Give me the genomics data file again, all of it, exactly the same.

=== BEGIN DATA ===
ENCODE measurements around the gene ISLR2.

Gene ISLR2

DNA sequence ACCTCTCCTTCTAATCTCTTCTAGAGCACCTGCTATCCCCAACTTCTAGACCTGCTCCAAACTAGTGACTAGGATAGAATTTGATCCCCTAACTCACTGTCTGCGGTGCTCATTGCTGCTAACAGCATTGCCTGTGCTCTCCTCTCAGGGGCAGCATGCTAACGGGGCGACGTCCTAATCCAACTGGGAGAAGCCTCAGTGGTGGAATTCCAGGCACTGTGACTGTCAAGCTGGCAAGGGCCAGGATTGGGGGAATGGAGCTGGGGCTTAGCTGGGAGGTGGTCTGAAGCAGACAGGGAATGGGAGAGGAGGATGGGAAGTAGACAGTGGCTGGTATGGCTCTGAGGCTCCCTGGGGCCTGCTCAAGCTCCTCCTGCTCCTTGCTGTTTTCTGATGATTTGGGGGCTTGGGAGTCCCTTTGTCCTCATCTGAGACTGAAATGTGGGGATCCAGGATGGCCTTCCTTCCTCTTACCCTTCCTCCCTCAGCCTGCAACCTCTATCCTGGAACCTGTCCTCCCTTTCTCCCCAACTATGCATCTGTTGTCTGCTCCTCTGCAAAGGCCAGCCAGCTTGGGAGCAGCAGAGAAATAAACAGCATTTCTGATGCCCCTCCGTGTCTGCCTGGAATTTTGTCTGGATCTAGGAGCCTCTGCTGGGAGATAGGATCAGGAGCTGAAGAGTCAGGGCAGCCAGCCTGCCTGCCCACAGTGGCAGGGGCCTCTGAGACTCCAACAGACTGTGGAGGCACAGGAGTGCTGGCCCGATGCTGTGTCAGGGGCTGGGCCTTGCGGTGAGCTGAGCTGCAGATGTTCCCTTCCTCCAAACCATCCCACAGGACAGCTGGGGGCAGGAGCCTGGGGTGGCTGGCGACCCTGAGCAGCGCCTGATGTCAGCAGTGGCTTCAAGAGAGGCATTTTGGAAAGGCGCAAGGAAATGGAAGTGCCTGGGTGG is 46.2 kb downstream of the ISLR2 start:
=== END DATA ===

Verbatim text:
ENCODE measurements around the gene ISLR2.

Gene ISLR2

DNA sequence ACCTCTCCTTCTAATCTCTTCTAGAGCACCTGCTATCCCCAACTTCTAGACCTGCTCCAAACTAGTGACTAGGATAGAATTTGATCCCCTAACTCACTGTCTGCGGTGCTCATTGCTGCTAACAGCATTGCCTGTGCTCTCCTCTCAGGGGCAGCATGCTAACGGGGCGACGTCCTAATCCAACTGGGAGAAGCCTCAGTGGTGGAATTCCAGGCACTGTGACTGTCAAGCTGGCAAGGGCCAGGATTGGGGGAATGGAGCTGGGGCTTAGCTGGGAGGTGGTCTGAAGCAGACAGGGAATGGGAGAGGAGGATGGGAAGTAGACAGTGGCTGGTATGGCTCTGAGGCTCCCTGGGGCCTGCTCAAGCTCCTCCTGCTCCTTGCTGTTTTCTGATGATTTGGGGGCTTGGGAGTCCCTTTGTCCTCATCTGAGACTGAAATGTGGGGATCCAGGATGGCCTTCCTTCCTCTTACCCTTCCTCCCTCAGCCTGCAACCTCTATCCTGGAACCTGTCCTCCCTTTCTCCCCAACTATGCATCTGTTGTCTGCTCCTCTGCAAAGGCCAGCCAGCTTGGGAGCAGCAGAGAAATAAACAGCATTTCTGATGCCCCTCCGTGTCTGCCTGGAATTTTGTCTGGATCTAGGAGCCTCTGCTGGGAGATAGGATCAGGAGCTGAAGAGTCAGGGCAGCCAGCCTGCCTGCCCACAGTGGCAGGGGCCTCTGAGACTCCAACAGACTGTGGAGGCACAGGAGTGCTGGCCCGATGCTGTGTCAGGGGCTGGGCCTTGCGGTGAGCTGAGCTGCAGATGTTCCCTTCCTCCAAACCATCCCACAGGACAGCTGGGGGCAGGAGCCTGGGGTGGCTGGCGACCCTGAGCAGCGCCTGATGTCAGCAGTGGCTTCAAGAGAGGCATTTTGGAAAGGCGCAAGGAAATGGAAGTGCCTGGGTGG is 46.2 kb downstream of the ISLR2 start: